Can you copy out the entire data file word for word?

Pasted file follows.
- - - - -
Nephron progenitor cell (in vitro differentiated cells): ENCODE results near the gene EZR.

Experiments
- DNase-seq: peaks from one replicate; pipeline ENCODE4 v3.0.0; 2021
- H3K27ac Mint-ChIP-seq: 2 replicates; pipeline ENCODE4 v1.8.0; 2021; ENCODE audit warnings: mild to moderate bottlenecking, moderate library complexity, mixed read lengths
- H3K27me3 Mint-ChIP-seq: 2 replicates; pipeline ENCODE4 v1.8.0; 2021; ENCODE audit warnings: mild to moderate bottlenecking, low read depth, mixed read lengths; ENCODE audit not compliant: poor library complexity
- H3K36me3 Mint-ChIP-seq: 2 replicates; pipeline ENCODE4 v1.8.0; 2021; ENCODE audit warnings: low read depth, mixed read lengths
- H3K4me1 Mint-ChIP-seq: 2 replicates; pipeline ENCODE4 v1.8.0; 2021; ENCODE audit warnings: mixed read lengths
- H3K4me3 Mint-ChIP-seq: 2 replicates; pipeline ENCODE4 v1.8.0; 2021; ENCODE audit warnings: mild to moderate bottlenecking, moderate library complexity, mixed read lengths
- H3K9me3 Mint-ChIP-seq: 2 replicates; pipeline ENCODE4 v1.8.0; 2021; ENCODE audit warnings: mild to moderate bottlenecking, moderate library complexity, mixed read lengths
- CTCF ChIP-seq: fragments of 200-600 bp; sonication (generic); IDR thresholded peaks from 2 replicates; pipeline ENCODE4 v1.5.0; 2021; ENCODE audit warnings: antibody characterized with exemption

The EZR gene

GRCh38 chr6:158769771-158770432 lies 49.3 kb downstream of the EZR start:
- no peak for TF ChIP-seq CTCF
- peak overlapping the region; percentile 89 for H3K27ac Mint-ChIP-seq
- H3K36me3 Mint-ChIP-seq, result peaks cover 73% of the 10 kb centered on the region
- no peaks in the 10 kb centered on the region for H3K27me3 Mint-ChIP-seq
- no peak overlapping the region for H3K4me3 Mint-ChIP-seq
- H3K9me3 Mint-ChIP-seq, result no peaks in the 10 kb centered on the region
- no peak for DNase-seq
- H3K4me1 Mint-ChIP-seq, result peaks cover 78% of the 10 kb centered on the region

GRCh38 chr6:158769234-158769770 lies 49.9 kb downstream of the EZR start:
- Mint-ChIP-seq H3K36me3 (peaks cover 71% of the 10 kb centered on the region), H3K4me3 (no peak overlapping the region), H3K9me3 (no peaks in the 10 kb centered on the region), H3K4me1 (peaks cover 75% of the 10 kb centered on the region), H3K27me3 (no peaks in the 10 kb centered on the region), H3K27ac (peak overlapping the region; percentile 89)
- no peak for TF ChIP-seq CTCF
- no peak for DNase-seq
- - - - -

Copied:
Nephron progenitor cell (in vitro differentiated cells): ENCODE results near the gene EZR.

Experiments
- DNase-seq: peaks from one replicate; pipeline ENCODE4 v3.0.0; 2021
- H3K27ac Mint-ChIP-seq: 2 replicates; pipeline ENCODE4 v1.8.0; 2021; ENCODE audit warnings: mild to moderate bottlenecking, moderate library complexity, mixed read lengths
- H3K27me3 Mint-ChIP-seq: 2 replicates; pipeline ENCODE4 v1.8.0; 2021; ENCODE audit warnings: mild to moderate bottlenecking, low read depth, mixed read lengths; ENCODE audit not compliant: poor library complexity
- H3K36me3 Mint-ChIP-seq: 2 replicates; pipeline ENCODE4 v1.8.0; 2021; ENCODE audit warnings: low read depth, mixed read lengths
- H3K4me1 Mint-ChIP-seq: 2 replicates; pipeline ENCODE4 v1.8.0; 2021; ENCODE audit warnings: mixed read lengths
- H3K4me3 Mint-ChIP-seq: 2 replicates; pipeline ENCODE4 v1.8.0; 2021; ENCODE audit warnings: mild to moderate bottlenecking, moderate library complexity, mixed read lengths
- H3K9me3 Mint-ChIP-seq: 2 replicates; pipeline ENCODE4 v1.8.0; 2021; ENCODE audit warnings: mild to moderate bottlenecking, moderate library complexity, mixed read lengths
- CTCF ChIP-seq: fragments of 200-600 bp; sonication (generic); IDR thresholded peaks from 2 replicates; pipeline ENCODE4 v1.5.0; 2021; ENCODE audit warnings: antibody characterized with exemption

The EZR gene

GRCh38 chr6:158769771-158770432 lies 49.3 kb downstream of the EZR start:
- no peak for TF ChIP-seq CTCF
- peak overlapping the region; percentile 89 for H3K27ac Mint-ChIP-seq
- H3K36me3 Mint-ChIP-seq, result peaks cover 73% of the 10 kb centered on the region
- no peaks in the 10 kb centered on the region for H3K27me3 Mint-ChIP-seq
- no peak overlapping the region for H3K4me3 Mint-ChIP-seq
- H3K9me3 Mint-ChIP-seq, result no peaks in the 10 kb centered on the region
- no peak for DNase-seq
- H3K4me1 Mint-ChIP-seq, result peaks cover 78% of the 10 kb centered on the region

GRCh38 chr6:158769234-158769770 lies 49.9 kb downstream of the EZR start:
- Mint-ChIP-seq H3K36me3 (peaks cover 71% of the 10 kb centered on the region), H3K4me3 (no peak overlapping the region), H3K9me3 (no peaks in the 10 kb centered on the region), H3K4me1 (peaks cover 75% of the 10 kb centered on the region), H3K27me3 (no peaks in the 10 kb centered on the region), H3K27ac (peak overlapping the region; percentile 89)
- no peak for TF ChIP-seq CTCF
- no peak for DNase-seq